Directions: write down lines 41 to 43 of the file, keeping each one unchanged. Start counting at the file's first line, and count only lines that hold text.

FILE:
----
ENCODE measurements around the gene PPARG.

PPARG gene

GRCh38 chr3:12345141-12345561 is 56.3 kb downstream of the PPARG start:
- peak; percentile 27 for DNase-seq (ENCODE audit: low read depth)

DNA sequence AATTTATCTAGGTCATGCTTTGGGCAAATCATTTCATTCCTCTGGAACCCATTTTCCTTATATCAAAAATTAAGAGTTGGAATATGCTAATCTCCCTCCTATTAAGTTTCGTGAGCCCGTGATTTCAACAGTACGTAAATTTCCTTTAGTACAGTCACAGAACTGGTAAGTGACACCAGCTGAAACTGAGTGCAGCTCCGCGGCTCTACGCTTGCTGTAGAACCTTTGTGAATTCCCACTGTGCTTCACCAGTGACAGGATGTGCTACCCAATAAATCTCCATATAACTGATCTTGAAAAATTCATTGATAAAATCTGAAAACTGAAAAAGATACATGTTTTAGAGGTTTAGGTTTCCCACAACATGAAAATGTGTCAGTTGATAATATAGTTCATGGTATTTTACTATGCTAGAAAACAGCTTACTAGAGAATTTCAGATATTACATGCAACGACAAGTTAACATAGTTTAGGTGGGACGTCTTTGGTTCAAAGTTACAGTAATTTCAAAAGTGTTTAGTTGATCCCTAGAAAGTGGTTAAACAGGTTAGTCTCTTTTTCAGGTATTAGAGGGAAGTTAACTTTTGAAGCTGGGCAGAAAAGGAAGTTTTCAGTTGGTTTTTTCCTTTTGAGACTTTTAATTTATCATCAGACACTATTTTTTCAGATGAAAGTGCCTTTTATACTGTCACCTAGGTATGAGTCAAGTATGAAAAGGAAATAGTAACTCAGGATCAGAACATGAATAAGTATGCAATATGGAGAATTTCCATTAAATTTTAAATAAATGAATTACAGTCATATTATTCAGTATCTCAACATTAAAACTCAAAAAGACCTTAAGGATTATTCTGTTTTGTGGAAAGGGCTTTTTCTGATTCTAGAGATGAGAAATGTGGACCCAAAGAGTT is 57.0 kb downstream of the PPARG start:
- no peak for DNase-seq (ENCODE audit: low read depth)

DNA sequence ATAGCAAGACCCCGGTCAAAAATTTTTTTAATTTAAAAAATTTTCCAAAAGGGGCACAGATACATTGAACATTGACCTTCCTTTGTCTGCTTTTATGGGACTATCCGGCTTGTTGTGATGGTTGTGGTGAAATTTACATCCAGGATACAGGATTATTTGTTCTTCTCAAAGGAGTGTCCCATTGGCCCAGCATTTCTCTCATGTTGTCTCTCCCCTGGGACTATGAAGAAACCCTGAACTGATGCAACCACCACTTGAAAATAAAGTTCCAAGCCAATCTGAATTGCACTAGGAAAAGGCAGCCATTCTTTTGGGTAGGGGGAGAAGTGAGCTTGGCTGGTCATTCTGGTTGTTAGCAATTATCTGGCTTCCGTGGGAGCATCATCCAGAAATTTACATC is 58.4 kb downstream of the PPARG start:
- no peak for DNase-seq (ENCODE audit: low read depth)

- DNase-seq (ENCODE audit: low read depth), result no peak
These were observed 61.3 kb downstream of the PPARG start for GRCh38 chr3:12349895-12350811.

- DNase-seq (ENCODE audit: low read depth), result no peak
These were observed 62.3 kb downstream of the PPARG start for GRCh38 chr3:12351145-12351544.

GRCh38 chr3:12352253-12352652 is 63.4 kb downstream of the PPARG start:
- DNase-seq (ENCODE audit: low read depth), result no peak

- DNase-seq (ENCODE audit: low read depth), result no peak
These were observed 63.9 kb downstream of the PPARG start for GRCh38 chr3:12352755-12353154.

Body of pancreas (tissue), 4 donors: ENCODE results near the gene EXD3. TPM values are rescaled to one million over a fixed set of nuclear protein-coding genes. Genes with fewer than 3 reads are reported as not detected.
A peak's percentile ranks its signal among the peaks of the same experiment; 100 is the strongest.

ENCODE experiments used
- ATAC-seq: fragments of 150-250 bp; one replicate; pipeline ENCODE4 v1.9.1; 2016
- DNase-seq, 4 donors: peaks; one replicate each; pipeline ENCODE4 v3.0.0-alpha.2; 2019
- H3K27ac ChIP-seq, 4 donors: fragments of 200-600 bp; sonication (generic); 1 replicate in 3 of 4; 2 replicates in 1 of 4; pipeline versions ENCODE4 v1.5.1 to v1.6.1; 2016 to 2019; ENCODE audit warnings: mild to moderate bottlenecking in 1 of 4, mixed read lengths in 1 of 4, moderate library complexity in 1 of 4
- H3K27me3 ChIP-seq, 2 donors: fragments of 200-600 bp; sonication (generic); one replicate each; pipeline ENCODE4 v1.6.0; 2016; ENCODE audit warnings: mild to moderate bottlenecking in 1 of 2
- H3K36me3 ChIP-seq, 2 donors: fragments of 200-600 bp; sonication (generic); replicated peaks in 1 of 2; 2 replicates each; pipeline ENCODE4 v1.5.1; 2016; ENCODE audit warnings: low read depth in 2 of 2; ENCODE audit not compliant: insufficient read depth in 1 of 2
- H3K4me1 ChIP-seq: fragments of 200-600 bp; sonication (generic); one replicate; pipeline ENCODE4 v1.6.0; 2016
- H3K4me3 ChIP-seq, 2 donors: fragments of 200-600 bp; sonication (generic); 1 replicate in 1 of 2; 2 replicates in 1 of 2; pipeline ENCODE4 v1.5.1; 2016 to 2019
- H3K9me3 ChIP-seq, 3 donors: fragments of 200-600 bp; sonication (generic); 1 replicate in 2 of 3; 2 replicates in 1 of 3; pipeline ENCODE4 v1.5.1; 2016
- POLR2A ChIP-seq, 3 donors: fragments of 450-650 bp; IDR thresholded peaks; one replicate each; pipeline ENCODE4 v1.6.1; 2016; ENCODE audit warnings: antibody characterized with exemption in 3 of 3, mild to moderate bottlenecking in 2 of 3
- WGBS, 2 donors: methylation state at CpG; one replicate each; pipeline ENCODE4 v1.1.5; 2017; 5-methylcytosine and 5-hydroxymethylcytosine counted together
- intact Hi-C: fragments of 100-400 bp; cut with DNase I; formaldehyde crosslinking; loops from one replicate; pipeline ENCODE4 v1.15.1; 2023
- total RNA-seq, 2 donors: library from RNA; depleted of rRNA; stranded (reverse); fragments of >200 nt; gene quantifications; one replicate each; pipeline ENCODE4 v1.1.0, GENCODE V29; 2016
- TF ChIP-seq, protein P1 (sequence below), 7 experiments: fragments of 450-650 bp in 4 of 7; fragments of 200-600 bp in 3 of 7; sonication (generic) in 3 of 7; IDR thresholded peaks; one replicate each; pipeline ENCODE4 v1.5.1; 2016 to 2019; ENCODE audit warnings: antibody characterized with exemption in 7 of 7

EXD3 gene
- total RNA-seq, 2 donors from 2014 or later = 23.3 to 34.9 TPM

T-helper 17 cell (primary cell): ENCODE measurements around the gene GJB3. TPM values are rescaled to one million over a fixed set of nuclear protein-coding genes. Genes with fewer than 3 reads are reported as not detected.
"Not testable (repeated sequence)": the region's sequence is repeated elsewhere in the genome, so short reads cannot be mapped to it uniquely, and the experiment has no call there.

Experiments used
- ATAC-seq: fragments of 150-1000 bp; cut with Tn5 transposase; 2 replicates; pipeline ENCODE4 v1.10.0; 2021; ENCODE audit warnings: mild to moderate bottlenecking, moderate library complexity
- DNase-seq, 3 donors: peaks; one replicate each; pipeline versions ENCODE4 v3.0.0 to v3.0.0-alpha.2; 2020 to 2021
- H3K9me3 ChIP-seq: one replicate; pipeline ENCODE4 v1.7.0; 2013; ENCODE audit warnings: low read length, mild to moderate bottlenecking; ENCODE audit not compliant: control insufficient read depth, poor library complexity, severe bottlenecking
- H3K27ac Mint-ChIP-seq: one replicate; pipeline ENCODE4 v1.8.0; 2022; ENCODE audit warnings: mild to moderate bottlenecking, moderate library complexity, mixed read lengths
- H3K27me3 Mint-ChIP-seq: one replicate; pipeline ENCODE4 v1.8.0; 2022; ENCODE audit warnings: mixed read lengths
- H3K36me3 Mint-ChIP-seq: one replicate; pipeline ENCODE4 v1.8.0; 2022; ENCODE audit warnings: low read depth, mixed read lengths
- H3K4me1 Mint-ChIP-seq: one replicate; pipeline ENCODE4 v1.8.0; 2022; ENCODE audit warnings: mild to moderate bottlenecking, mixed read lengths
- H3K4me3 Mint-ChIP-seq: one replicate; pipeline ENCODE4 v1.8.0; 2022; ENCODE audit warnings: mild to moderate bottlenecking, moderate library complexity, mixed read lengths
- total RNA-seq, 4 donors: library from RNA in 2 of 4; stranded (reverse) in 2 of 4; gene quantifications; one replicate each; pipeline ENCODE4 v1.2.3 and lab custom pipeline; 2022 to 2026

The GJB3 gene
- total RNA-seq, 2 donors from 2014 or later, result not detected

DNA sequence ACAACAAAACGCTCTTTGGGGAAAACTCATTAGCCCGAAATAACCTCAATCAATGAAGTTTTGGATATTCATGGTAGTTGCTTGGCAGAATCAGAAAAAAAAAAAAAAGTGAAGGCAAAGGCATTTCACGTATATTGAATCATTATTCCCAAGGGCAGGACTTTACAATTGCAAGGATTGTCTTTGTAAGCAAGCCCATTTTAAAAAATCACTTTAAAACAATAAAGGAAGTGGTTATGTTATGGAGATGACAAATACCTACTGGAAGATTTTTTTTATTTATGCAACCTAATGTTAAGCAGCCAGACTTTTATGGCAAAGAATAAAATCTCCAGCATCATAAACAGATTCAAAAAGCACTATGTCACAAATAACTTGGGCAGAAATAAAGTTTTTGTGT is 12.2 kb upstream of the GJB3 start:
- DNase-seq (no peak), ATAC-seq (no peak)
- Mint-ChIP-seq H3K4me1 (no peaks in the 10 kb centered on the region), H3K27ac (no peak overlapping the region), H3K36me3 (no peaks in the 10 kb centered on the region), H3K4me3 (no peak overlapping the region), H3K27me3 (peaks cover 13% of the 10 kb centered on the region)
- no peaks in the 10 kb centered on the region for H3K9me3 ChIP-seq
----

- H3K27ac Mint-ChIP-seq: one replicate; pipeline ENCODE4 v1.8.0; 2022; ENCODE audit warnings: mild to moderate bottlenecking, moderate library complexity, mixed read lengths
- H3K27me3 Mint-ChIP-seq: one replicate; pipeline ENCODE4 v1.8.0; 2022; ENCODE audit warnings: mixed read lengths
- H3K36me3 Mint-ChIP-seq: one replicate; pipeline ENCODE4 v1.8.0; 2022; ENCODE audit warnings: low read depth, mixed read lengths